What are Helping Hand Partners?
The Fraternity’s identified partnerships serve as an opportunity for chapters unfamiliar with service and philanthropy to identify organizations which their members feel most passionate and where the chapter can make the greatest impact to their community. The Fraternity’s strategic plan calls for opportunities for members to become involved in community service and philanthropic endeavors to foster the development of servant leaders. To that end, the Fraternity feels it is important to not limit the opportunities available to our members; thus, we recognize and support our chapters’ choice of service activity or 501(c)(3) organization. The number and roster of Helping Hand Partners have experienced significant change since the Initiative’s inception. Although certain partnerships have come and gone and the number of partnerships has fluctuated based on the Fraternity’s strategic goals, the intent of the partnerships has remained constant.
The Helping Hand Initiative exhibits a flexible, multi-faceted model of organizational interaction established to meet not only the needs of Sigma Nu chapters, but the needs of the community organizations with whom the chapters are serving. The Helping Hand Initiative was NOT established to replace any community service or philanthropic traditions that may exist at any individual chapter; rather, the Helping Hand Initiative was established as an official framework in which chapters can operate philanthropically. The Helping Hand Initiative was also established to promote the service and philanthropic efforts of the collegiate chapters and place Sigma Nu members, everywhere, in a position to realize the benefits and satisfaction of being a servant leader.
Childhelp exists to meet the physical, emotional, educational, and spiritual needs of abused and neglected children. We focus our efforts on intervention, treatment, and prevention of abuse. Through art and animal therapy, a child silenced by abuse or neglect can find their voice and begin a journey of hope and healing. Nobel Peace Prize nominee and Childhelp Co-Founder (mother of Sigma Nu son with a grandson now a member) offers her appreciation to an organization close to her heart, “Sigma Nu has made a great impact on our growth. We have a cottage built by your efforts where children who have experienced unspeakable abuse reclaim their lives in safety and love. Between volunteering, fundraising, and building dreams, we are honored to work together to empower brave survivors for brighter futures.”
The American Heart Association’s mission is to build healthier lives, free of cardiovascular disease and stroke. Paul “Bear” Bryant, a Sigma Nu himself, retired from the University of Alabama as the winningest coach in college football history. He was unable to enjoy life after hanging up the whistle due to a heart attack at age 69, a mere 28 days after coaching his last winning game in the Liberty Bowl. Feeling moved to educate and impact awareness around heart disease and stroke, Coach Paul “Bear” Bryant’s family approached the American Heart Association/American Stroke Association to create a meaningful partnership to keep Bear’s legacy alive. Since 1986, the Paul “Bear” Bryant Awards has honored the most excellent college football coaches both on and off the field while raising over $8.5 Million for the lifesaving mission of the American Heart Association.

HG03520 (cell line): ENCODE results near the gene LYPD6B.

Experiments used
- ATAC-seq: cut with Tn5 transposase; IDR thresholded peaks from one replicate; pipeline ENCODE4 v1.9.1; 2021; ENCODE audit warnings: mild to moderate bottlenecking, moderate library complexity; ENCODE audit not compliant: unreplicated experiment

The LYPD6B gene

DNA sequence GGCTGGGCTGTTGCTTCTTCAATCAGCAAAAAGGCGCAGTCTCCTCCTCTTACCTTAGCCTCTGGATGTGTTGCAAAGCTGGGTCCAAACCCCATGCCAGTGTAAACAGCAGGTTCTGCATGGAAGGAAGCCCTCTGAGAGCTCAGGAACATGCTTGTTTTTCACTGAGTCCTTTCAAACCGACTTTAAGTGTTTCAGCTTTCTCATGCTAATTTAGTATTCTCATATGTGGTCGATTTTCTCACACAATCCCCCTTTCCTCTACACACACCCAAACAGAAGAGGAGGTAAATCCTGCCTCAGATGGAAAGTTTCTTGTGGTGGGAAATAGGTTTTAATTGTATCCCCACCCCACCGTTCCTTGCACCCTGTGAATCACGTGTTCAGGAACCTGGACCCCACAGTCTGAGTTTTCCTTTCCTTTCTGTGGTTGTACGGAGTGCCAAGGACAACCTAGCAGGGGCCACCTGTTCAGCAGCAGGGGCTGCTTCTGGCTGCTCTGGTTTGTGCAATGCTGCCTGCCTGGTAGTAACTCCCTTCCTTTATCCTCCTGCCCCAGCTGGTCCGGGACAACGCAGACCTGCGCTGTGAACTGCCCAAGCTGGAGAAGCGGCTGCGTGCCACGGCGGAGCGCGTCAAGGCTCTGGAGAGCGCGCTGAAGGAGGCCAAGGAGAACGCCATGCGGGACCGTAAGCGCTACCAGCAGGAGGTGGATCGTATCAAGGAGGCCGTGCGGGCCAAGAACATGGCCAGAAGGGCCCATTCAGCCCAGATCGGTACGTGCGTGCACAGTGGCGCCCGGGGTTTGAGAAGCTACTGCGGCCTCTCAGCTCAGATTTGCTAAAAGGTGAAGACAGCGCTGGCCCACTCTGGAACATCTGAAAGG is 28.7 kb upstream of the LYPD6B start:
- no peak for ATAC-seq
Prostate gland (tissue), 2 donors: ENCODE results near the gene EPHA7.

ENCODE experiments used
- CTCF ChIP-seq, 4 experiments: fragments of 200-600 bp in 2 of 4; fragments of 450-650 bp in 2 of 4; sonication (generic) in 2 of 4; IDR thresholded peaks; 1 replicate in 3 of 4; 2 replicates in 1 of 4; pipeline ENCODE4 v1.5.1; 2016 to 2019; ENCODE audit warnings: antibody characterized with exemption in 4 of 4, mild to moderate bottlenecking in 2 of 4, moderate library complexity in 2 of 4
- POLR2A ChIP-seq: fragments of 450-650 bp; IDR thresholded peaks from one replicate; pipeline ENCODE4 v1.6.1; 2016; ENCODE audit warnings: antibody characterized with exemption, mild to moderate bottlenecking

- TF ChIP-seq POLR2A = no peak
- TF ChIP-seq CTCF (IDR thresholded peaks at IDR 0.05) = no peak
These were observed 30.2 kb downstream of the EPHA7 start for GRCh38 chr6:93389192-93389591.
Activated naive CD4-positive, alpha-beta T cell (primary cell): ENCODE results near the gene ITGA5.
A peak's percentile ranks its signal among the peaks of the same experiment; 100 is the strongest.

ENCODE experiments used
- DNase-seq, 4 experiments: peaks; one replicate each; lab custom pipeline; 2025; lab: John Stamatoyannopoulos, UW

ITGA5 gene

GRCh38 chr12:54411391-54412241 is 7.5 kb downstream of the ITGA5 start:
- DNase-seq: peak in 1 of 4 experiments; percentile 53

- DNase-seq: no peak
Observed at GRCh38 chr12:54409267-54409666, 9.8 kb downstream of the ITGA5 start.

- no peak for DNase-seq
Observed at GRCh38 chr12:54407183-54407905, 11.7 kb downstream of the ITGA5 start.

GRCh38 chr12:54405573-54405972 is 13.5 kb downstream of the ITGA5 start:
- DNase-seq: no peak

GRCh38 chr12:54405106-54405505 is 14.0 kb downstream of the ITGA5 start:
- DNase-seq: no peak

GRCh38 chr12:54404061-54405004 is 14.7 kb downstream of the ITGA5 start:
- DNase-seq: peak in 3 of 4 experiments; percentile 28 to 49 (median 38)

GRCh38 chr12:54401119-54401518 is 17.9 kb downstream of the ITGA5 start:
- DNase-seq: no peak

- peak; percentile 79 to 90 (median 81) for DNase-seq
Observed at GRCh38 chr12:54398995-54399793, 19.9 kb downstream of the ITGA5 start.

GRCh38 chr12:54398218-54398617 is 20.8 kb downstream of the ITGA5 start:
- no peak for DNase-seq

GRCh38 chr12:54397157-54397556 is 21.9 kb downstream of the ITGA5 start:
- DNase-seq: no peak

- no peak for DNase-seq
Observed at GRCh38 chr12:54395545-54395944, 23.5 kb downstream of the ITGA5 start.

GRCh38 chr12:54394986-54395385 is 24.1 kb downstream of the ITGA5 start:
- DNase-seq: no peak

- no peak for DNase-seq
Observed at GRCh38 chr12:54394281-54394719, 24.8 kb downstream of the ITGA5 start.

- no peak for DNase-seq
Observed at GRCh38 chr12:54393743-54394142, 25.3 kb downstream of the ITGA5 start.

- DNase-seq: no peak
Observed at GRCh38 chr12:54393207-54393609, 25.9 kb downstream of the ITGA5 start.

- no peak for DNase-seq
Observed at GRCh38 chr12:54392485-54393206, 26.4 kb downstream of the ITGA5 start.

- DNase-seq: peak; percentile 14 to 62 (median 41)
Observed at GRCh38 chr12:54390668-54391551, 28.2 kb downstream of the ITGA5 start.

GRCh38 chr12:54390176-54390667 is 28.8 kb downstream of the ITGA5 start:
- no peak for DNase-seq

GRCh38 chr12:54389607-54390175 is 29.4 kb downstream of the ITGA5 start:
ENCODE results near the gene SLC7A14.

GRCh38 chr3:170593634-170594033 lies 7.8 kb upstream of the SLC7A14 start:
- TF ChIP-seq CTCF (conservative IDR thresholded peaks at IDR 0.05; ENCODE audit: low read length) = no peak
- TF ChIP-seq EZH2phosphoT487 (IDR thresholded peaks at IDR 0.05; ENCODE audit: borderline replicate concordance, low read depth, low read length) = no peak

The Andrew McDonough B+ Foundation honors the life of Andrew McDonough. Andrew battled leukemia, septic shock, and complications of childhood cancer for 167 days before passing away on July 14, 2007, at the age of 14. Andrew’s B+ blood type became his family’s and friends’ motto throughout his fight against childhood cancer — to “Be Positive”.The B+ Foundation is about Kids Helping Kids Fight Cancer — raising money to provide financial and emotional support to families of children with cancer nationwide. The B+ Foundation also funds critical, cutting-edge childhood cancer research and raises awareness and advocated on behalf of kids with cancer.
The mission of The Campus Kitchens Project is to use service as a tool to: Strengthen Bodies by using existing resources to meet hunger and nutritional needs in our community; Empower Minds by providing leadership and service learning opportunities to students, and educational benefits to adults, seniors, children, and families in need; and, Build Communities by fostering a new generation of community-minded adults through resourceful and mutually beneficial partnerships among students, social service agencies, businesses, and schools.